If you're pressed for time, consider crushing your strength workout in half an hour and some change, or get in a quick body-part specific workout to help get your feet wet. For women looking to add size to their upper body, Nicole Wilkins's Olympian Shoulders and Jen Jewell's The Right To Bear Arms are great options. Work on carving out a killer quad sweep and building your glutes with the help of figure competitor Pauline Nordin. Looking to strengthen your core? Skip overrated crunches and see real results with Kellie Davis's No-Crunch Core Workout.
Record Your Results
Remember to as you go. The Health app makes it easy to plug in the weight used for a specific amount of reps and sets. Tracking your progress helps ensure that you're headed in the right direction and, if you plateau, looking back to where you started can provide the motivation you need to ramp up your numbers once again.
Need an extra boost of motivation? Hold yourself accountable with a gym buddy. Not only can a partner help encourage you to attend all of your weekly training sessions, he or she can also help spot you as you add plates and push yourself toward greatness.
Be Smart With Supplementation
Supplements can be confusing at first, but one thing is undeniable: Protein should be at the top of your list. The more you tax your body with resistance training, the higher your protein intake needs to be. Your body needs it not only to grow, but to function optimally. Protein is essential for the muscle-building process. On average, aim for 1-1.5 grams of protein per pound of bodyweight—leaning toward the latter if you're looking to put on lean mass. Protein calculators, like those found here, can also help track your numbers.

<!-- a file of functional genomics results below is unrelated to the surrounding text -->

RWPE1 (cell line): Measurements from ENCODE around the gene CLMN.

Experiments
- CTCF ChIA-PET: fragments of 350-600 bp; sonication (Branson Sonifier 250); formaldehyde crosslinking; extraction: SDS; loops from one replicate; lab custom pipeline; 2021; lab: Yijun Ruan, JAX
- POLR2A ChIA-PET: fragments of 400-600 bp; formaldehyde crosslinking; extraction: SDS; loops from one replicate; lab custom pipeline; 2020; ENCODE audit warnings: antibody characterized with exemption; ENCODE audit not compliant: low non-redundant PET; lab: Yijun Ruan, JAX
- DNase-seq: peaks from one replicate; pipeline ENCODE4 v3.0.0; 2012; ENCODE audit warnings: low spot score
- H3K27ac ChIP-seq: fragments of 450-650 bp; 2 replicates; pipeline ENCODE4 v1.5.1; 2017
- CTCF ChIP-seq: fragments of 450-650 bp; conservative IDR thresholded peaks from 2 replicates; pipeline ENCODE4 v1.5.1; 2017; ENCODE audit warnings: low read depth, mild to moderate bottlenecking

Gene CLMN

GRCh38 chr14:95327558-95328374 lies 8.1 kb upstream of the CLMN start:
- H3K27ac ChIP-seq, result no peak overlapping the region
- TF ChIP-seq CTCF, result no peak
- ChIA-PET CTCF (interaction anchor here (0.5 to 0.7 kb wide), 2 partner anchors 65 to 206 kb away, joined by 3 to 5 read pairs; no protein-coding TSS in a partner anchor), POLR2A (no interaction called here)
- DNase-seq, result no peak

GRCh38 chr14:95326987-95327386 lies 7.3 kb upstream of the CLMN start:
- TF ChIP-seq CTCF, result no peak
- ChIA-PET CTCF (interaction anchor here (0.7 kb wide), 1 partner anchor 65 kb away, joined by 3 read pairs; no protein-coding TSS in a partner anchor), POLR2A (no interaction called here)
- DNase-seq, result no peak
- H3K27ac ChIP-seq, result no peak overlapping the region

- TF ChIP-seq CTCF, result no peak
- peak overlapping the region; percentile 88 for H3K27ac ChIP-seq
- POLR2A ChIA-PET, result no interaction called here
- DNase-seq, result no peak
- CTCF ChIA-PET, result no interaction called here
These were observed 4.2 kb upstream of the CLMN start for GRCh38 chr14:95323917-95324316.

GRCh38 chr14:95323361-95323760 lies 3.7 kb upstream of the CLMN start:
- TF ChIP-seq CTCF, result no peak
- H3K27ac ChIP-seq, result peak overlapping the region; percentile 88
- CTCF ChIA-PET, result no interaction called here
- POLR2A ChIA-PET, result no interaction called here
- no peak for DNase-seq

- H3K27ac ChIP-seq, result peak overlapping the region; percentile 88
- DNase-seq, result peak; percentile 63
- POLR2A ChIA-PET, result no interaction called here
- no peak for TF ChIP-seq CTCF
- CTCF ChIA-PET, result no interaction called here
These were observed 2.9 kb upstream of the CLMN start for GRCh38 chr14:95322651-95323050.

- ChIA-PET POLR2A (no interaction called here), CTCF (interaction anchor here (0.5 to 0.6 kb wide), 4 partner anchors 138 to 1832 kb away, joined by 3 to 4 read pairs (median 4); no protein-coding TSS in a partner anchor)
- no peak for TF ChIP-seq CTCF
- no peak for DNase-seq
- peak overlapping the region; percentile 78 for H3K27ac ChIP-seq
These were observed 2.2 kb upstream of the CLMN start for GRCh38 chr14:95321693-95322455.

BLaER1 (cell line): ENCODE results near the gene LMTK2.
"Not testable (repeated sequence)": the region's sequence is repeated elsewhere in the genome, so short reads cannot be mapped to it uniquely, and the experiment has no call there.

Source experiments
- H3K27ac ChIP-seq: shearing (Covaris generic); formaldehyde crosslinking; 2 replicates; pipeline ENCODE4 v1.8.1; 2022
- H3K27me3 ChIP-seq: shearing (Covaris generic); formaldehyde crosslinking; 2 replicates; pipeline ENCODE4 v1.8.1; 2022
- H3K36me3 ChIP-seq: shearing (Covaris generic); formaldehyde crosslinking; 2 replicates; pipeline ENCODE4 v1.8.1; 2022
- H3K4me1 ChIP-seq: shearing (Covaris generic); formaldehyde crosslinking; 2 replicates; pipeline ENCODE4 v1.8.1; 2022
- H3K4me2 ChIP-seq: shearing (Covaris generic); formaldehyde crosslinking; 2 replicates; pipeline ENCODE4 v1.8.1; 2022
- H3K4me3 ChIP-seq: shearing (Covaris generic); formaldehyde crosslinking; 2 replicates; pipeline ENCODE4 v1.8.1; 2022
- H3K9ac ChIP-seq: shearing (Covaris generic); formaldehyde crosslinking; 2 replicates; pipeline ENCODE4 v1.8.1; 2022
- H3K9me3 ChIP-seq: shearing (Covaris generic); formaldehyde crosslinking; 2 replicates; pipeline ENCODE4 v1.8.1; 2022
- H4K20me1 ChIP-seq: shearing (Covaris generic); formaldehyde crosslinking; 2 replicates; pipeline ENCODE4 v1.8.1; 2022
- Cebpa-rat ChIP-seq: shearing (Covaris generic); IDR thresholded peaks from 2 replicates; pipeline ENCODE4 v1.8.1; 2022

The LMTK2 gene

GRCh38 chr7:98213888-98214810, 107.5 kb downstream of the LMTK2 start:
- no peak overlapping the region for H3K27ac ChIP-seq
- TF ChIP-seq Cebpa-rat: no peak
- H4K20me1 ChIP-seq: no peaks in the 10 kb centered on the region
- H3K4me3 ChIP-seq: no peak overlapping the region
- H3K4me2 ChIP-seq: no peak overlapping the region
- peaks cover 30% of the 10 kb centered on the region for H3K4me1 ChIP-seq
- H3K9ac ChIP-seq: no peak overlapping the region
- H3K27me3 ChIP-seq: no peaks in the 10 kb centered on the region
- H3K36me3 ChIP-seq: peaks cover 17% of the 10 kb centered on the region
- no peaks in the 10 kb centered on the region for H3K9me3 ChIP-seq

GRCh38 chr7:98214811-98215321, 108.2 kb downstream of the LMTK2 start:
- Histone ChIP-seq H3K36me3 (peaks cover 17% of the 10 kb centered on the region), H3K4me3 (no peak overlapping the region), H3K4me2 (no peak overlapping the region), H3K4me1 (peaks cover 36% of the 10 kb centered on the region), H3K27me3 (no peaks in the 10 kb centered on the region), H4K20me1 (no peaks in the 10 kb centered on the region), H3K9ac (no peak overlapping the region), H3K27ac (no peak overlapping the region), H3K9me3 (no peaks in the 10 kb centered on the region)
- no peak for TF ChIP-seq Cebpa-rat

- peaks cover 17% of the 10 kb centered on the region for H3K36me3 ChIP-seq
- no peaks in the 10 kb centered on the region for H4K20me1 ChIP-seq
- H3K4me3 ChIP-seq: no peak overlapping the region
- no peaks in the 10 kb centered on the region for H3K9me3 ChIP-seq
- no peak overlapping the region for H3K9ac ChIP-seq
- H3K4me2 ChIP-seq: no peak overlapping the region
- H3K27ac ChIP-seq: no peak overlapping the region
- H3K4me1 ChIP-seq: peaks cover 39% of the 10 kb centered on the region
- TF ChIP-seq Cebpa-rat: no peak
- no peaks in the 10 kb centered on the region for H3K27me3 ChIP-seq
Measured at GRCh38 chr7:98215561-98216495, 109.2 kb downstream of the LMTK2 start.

If you're worried that you aren't meeting your target number, consider supplementing with protein shakes. Don't worry—they don't have to be bland or mixed with water. Check out this handy protein shake recipe article. From breakfast coffee and oatmeal shakes to tropical treats and chocolate peanut butter creations, these shakes serve up a ton of flavor.